We tend to associate selfies with vanity or the need to compensate for low self-esteem. But according to science, this is not always accurate. Researchers have found that selfies can be an effective tool for the healthcare industry. And that kind of self-love can help you protect your physical and mental well-being.
A study revealed that selfies can be used to detect diseases.
Researchers have found that self-portraits can help medical experts identify possible heart disease. According to the study, certain facial features are associated with an increased risk of heart problems.
And running profile pictures through artificial intelligence resulted in algorithms that correctly identified the existence of the cardiovascular disease.
The study is still in its early stages, but the researchers believe that the use of selfies and AI-based methodologies could be a simple and efficient screening tool.
It’s not necessarily narcissism, but an act of self-care.
Another study found that selfies helped people take a “break” and become more mindful of their day. One participant said: “My job was very stressful… There were some days when I was barely breathing.”
Taking photos was like a breath of fresh air that allowed them to experience something different.
For others, it gave them a sense of purpose and achievement. “It encourages me to get out of the house sometimes when I could just sit down with a cup of tea.”
And after a day of looking down or slouching, looking up for a selfie can be good for your posture. It also forces you to “stop and smell the flowers,” like looking around for a background or object to take a picture with.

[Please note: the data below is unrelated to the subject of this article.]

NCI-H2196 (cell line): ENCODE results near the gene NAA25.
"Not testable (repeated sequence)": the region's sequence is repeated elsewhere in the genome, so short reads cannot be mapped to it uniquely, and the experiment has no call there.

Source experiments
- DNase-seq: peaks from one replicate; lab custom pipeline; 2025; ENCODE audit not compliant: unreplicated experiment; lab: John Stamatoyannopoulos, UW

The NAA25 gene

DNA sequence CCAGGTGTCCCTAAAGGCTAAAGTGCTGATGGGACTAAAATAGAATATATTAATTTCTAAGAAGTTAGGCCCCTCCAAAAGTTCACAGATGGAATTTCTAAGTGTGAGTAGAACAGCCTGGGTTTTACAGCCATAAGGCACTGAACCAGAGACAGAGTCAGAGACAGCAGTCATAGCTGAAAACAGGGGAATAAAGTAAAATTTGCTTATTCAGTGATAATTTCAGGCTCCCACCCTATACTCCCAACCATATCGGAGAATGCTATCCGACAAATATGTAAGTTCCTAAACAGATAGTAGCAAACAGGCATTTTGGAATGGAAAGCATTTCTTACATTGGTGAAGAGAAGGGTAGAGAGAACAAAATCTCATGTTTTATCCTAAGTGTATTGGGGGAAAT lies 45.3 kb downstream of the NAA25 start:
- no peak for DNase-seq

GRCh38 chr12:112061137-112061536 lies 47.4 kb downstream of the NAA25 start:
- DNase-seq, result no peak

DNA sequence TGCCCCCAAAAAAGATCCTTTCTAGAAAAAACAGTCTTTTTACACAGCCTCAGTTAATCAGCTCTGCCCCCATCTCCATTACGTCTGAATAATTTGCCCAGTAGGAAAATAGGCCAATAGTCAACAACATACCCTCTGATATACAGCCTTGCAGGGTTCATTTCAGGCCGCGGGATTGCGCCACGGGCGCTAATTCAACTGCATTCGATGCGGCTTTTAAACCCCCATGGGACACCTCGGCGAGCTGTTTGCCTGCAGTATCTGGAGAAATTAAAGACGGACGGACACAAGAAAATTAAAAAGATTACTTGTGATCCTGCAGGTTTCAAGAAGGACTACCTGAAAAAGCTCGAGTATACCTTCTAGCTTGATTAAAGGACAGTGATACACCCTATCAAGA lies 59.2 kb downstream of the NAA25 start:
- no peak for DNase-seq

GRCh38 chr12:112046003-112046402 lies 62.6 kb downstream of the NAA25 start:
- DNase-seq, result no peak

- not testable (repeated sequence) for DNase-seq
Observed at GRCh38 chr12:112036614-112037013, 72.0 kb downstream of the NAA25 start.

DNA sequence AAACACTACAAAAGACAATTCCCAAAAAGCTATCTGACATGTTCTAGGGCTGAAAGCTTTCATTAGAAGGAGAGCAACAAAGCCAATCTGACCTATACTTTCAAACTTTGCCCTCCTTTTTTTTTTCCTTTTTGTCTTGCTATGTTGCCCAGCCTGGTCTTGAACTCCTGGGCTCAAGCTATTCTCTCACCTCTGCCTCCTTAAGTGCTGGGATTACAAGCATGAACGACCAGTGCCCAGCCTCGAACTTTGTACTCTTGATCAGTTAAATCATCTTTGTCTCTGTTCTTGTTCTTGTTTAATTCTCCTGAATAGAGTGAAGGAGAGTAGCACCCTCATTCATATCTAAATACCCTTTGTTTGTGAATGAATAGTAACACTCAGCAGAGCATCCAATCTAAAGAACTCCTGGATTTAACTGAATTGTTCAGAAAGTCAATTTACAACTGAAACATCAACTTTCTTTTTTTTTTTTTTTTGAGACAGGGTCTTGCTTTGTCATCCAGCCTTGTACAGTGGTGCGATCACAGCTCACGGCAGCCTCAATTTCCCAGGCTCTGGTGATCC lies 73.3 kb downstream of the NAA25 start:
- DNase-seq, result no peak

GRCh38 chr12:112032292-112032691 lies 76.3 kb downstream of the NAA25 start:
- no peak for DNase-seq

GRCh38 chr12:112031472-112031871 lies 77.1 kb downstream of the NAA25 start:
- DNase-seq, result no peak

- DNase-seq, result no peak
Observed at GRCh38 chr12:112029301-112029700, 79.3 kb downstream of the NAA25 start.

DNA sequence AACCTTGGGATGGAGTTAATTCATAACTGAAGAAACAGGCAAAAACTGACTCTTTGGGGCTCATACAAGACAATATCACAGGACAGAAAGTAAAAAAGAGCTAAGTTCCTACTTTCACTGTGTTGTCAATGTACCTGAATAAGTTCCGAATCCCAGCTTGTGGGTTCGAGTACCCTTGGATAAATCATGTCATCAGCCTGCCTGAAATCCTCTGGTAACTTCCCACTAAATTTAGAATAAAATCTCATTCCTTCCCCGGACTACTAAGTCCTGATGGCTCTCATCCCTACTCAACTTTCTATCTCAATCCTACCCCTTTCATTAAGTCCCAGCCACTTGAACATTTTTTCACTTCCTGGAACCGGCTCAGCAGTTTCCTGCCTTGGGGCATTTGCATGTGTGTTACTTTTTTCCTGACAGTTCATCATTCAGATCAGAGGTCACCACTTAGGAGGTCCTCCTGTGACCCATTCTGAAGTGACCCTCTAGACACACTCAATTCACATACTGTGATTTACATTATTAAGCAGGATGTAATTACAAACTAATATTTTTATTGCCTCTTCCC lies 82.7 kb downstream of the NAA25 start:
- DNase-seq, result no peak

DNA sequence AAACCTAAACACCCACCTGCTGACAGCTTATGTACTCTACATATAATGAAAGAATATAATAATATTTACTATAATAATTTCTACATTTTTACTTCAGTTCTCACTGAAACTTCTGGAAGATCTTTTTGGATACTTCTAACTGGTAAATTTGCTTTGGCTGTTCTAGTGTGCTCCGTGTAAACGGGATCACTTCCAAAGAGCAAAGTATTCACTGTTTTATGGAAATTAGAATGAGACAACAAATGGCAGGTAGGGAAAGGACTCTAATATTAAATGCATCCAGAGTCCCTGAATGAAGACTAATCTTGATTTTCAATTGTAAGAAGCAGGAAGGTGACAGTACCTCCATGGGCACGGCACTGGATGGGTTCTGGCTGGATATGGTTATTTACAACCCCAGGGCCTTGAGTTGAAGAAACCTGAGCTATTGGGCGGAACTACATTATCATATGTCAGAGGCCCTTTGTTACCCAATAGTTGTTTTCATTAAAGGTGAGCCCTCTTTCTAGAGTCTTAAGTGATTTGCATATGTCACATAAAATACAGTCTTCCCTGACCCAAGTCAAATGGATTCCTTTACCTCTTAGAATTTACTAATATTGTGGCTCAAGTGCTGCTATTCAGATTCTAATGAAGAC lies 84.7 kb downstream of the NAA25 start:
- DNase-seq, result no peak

Selfies can help improve a person’s mood.
Another group of researchers studied participants who took smiling selfies every day for several weeks. And the subjects reported that even their fake smiles for the photo improved their mood. “It made me feel good, thinking, ‘This is probably how I’ll look for the rest of the day.’”
Sending these selfies to your friends or loved ones also created a wave of happiness. For example, one participant sent her boyfriend some photos of what she was doing during the day, and his interest and positive responses made them share a feeling of excitement.
And knowing that the recipients (or followers) liked the snapshot also made the day of the sender of the photo.
Capturing your own image can make you more confident.
Today’s campaigns are all about self-love, and taking regular photos can make you feel good and more confident about your image and body. A study found that those who take selfies feel more attractive and appreciated than those who don’t.
A blink of an eye a day can also drive sadness away. “As the days went by, I became more comfortable taking photos of myself. If you feel good about yourself, [a] selfie would be a way to capture that,” one person shared.
Another participant said that the daily photo session helped him smile better and also noticed less stress on his face.
These snaps can help with self-reflection.
Daily selfies can be a way to record your personal development. For example, one participant went through a personal crisis, and looking back at his photos from that moment helped him reflect on how he had changed.
He witnessed how he slowly survived the “dark days” and even the elements of the photos, such as light and colors, reminded him of the bright moments.
How often do you take selfies? Do you like to share them on social networks or do you just keep them for yourself and your loved ones?